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🌎 Retail holds its own

Sales of retail goods such as electronics, books, and furniture rose in July.

Customers walk down a Target store aisle on June 08, 2022 in San Rafael, California.
Justin Sullivan/Getty Images
This story was published on our Quartz Daily Brief newsletter, The concise, conversational rundown you need to start your day.
  • Sofia Lotto Persio
By Sofia Lotto Persio

Newsletter writer and editor

Published

Good morning, Quartz readers!


Here’s what you need to know

Savings at the gas pump drove US consumers to spend on retail goods... Sales of items such as electronics, books, and furniture rose in July. 

...but Target still reported a big profit drop. The retail chain’s earnings report reflected warnings of excessive inventory, but showed optimism for the second half of the year.

The Bed Bath & Beyond rally came to an abrupt halt. Shares fell 21% in post-market trading after investor Ryan Cohen signaled he’s ready to sell his stake.

Amazon accused the US government of harassing its top executives. The tech behemoth claimed requests to question founder Jeff Bezos and CEO Andy Jassy were too burdensome.

Apple may make products in Vietnam. The Cupertino giant is reportedly in talks to produce Apple Watches and MacBooks in the country, further distancing itself from China.

The US Centers for Disease Control and Prevention found its own pandemic response disappointing. Director Rochelle Walensky ordered an overhaul of the agency’s practices.

CVS, Walgreens, and Walmart have to pay $650 million in a Ohio opioid case. A ruling held the pharmacy chains accountable for the damage the drugs caused the communities. Opioid lawsuits have also crippled drugmaker Endo International, which filed for bankruptcy this week.


What to watch for

Two Pokemon characters riding a Pokemon-themed sleigh and wearing scarves, only they are also a giant balloon flying over a city building.
Image copyright: Eugene Gologursky

The Pokémon World Championships begin in London today, bringing together—in person and via Twitch streaming—players of all types, be they console, mobile, or card enthusiasts. One must catch ‘em all.

The colorful creatures’ franchise is managed by The Pokémon Company, founded by Nintendo and game developers Game Freak and Creatures two years after the first video games took the world by storm in 1996. Valued at around $92 billion, the Pokémon universe includes films, all sorts of merchandise, figure stickers, trading cards, mobile games—media Nintendo can leverage with every new game release. Console and games sales remain Nintendo’s revenue cornerstone, but in a quarter affected by semiconductor supply chain disruptions, it was playing cards that provided a sole, albeit minor, area of revenue growth.

Nintendo’s last major release ahead of the all-important holiday season is a Pokémon game for the Switch, so summoning all Pokémon masters a few months beforehand is a great hype opportunity.


China’s house party

China is desperate to revive its faltering real estate sector, which for years has contributed a sizable share of national GDP growth.

Attempts thus far include:

🏡 Lowering down payments

🏡 Issuing subsidies for home purchases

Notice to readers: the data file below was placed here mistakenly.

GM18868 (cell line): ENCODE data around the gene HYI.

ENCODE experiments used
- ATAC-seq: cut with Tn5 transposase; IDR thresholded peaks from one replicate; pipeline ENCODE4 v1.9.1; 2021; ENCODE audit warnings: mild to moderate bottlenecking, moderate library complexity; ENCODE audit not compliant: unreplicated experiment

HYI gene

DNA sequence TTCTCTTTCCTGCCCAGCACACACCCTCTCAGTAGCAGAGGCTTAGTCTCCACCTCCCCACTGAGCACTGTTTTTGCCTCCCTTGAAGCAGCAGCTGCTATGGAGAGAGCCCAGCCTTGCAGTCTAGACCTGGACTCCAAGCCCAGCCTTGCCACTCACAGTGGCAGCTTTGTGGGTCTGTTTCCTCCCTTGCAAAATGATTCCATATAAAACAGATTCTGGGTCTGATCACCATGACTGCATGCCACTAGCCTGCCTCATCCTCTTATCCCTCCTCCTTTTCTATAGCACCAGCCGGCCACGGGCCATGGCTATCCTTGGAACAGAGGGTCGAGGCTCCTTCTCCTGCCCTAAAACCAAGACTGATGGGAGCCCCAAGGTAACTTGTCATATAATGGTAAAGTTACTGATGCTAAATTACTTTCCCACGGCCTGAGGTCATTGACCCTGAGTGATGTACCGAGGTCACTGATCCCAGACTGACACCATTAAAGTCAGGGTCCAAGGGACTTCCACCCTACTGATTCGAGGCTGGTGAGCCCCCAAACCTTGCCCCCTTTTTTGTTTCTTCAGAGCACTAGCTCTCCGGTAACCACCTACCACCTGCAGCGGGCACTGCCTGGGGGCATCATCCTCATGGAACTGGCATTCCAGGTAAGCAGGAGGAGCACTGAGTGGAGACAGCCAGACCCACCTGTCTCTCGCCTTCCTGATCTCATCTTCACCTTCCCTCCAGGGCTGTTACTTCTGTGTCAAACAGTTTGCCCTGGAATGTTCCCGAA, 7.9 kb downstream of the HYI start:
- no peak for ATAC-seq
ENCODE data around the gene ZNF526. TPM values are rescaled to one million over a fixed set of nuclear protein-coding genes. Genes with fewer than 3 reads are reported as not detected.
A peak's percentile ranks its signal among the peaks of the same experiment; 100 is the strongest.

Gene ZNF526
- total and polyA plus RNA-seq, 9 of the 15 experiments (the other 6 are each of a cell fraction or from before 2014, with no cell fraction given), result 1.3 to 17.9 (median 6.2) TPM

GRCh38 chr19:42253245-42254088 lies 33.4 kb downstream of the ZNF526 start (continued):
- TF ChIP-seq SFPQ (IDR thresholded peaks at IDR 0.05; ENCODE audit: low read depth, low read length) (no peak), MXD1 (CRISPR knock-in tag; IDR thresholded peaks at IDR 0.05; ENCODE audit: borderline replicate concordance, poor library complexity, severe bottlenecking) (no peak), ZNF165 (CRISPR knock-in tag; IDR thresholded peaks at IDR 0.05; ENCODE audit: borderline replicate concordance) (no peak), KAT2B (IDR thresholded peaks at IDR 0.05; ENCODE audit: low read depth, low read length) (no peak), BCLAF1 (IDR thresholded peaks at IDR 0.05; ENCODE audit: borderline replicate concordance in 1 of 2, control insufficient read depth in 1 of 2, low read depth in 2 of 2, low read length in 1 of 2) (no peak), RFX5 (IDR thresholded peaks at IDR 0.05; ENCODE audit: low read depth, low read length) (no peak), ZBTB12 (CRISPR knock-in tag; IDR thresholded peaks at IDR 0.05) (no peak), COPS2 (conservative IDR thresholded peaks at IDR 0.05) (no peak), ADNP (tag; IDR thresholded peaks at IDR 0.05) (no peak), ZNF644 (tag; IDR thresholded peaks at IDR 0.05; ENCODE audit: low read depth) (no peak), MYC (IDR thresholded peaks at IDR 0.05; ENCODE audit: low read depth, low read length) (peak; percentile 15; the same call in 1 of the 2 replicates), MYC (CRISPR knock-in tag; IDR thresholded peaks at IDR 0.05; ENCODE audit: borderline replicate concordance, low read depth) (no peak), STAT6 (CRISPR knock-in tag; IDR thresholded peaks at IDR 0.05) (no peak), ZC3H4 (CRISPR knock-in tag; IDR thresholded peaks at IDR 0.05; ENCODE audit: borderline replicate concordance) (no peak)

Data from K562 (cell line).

🏡 Allowing for bigger loans from the state-sponsored housing fund

🏡🏡🏡🏡 Leaning on party officials to buy many fancy apartments (??)

That last one was brought up in a speech by a party secretary, who said “If you’ve bought one, buy two. If you’ve bought two, buy three. If you’ve bought three, buy four.” That sure sounds like speculation, which president Xi Jinping has expressly criticized.

“Houses are for living in, not for speculation,” has become policy and a key part of Xi’s “common prosperity” program. More likely, the Chinese government will have to step in to support the struggling property sector, repair market sentiment, and do the hard work of reconfiguring the entire real estate industry.


Is a comic retelling of Elon’s life a Musk-see?

Among the thousands of shows at the Edinburgh Fringe, one of the world’s largest arts festivals, a particular performance caught the eye of Quartz’s Amanda Shendruk: “00:01 to Elaunch: the Immersive Muskperience.”

So, obviously, Amanda volunteered for a free trip down the memory lane that is Elon Musk’s life, which includes yachting with Peter Thiel, the cave-trapped Thai kids, and sleeping Tesla drivers. She emerged onto the streets of Edinburgh, pondering questions about the comedic value of an eccentric, absurdly wealthy CEO’s life. Is it funny by default?

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Surprising discoveries

A fiery red and orange ball with some eruptions happening on it against a black background.
Image copyright: NASA handout
<b>Not a chorizo</b>

No, the pic above isn’t chorizo. It’s the sun releasing plasma bursts, which it did twice this week in an event that could send striking auroras as far south as New York.

A new date spot will help you weed out climate change deniers. The 18 holes at Brooklyn’s Putting Green mini-golf course are filled with themes of recycling and, you know, saving the planet.

China is blasting iodine rods into the air to make it rain. Authorities are trying to seed clouds as drinking water in rural areas dries up.

An 8-year-old chatted up an astronaut aboard the International Space System. It was apparently a blast, and we didn’t know licensed radio amateurs do this all the time?

Japan wants its people to please, please start boozing. The country’s alcohol tax revenue has slowed to a trickle.


Our best wishes for a productive day. Send any news, comments, aurora borealis photos, and ham radios to hi@qz.com. Reader support makes Quartz available to all—become a member. Today’s Daily Brief was brought to you by Susan Howson, Mary Hui, Sofia Lotto Persio, and Morgan Haefner.

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